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Pop culture obsessives writing for the pop culture obsessed.

R.I.P. Kenny Rogers

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Photo: John Shearer (Getty Images)

Kenny Rogers has died. Although best known as a country artist, Rogers was one of the most successful musicians of all time in any genre, with hits that ran the gamut from rock to pop to folk—even if none of his other songs could ever quite live up to the story-song impact of “The Gambler,” the Don Schlitz-penned tune that not only gave Rogers his second Grammy (out of three), but also provided him with the persona he’d frequently adopt for the next four decades of his career.

Born in Texas, Rogers started out with an interest in jazz, before scoring his first hit with his band The First Edition in 1967. A drive-by tour of the psychedelic rock scene (from a band better known for its folk influences), “Just Dropped In (To See What Condition My Condition Was In)“ hit No. 5 on the Billboard charts; 30 years later, it would serve as the soundtrack to one of the most memorable dream sequences that the Coen Brothers ever shot.

After The First Edition broke up in 1976, Rogers embarked on a solo career notable not only for its breadth and success, but also for its eye for top-notch collaboration: Lionel Richie, Kim Carnes, Dottie West, Dolly Parton, Barry Gibb and more all worked with him at different points in his career—almost always coming away from the team-up with yet another massive hit to their shared credit. To run through Rogers’ discography is to be confronted with dozens of the most successful singles of the era in which he lived, from “Lucille”—Grammy win No. 1, by the by—to “The Gambler,” to “Lady,” to “Coward Of The County” to “Islands In The Stream,” and beyond. Among his numerous partners across these eras: The Muppets, cementing the idea that you weren’t really anybody in music in the 1970s or ’80s unless you had a Henson-approved cover of your biggest song for the kids to sing along to.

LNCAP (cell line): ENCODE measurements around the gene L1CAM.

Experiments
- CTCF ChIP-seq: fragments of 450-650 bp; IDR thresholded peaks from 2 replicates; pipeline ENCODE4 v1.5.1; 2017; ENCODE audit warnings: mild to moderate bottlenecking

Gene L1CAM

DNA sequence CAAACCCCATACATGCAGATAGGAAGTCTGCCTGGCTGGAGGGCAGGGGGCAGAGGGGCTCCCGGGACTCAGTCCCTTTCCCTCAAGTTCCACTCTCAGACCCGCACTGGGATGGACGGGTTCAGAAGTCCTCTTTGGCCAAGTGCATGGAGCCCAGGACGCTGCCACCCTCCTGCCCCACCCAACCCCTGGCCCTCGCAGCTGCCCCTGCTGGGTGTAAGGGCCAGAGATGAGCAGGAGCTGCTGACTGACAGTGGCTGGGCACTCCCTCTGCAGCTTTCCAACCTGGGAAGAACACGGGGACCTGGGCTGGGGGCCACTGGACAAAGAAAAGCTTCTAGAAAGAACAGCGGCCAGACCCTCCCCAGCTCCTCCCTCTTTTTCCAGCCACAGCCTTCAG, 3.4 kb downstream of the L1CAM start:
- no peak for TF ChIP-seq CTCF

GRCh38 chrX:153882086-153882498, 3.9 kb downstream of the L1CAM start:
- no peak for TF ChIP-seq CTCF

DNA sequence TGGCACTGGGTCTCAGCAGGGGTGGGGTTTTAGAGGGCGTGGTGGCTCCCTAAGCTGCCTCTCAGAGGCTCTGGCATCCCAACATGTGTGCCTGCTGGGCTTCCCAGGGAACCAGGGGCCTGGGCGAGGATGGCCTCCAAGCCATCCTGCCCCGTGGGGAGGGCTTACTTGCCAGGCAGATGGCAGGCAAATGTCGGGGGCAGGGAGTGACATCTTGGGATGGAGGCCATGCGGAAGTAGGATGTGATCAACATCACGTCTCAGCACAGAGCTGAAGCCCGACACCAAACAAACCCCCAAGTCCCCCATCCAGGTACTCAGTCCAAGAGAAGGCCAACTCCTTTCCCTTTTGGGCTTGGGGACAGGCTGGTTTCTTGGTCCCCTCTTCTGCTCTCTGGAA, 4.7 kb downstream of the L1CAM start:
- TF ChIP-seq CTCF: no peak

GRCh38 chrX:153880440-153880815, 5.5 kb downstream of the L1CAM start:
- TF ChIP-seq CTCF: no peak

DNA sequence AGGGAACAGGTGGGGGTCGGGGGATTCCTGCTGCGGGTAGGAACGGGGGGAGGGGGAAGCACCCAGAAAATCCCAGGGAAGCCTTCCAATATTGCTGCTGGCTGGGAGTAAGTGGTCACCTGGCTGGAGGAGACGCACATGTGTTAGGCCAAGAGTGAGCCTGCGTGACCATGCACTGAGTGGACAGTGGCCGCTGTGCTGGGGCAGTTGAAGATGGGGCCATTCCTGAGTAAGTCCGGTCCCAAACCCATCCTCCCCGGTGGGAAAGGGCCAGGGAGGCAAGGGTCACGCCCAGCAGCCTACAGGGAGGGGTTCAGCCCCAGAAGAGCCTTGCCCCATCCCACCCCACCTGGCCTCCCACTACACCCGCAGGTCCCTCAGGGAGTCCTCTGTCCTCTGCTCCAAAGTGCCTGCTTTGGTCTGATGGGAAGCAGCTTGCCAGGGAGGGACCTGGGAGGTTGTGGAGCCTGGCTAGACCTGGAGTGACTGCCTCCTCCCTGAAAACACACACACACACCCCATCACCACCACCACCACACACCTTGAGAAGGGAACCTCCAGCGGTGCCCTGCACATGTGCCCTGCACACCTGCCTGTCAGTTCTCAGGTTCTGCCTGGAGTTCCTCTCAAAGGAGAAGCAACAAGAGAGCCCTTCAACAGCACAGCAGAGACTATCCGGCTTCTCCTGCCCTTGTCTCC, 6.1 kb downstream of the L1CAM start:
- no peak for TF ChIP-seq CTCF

Even as his albums continued to chart in the world of music, Rogers leaned into his “Gambler” persona in the wider world, acting in a series of TV movies based around the character—as well as NBC’s MacShayne mystery series, in which he played (you guessed it), a down-on-his-luck gambler, trying to make good in the world of solving crimes. It’s also as good a time as any to mention his sideline as a restaurateur; as any good Seinfeld fan knows, Kenny Rogers Roasters (developed in association with former KFC CEO John Y. Brown, Jr.) remains an enduring institution in the fast-casual dining world. (At least in Asia; it went bust in the United States.)

But despite Rogers’ willingness to embrace a bit of corniness from time to time, it’s also impossible to deny that the man made music—and showmanship—the passionate centerpiece of his life. With an eventual 39 studio albums to his name, and a touring career that continued up until 2015 (when he turned 76), Rogers threw himself into a lifetime of giving audiences the best possible evening that he could. Just watch his face in the below concert footage from 1985, as Parton makes a surprise arrival to cover the second verse of “We’ve Got Tonight”—it’s the face of a man who knows he’s about to get an entire room full of people one hell of a show.

Rogers retired from music a few years back; he released his last album (with Parton) back in 2013. He leaves behind a career with more greatest hits compilations than many bands have actual albums, an enduring legacy as a performer who was never far from the top of his game, and some of the best crossover country songs of all time.

Rogers had been dealing with various health issues the past few years. On doctor’s orders, he canceled the final leg of his final tour in spring 2018 due to “health challenges” and was hospitalized for dehydration last May. He turned 81 last August.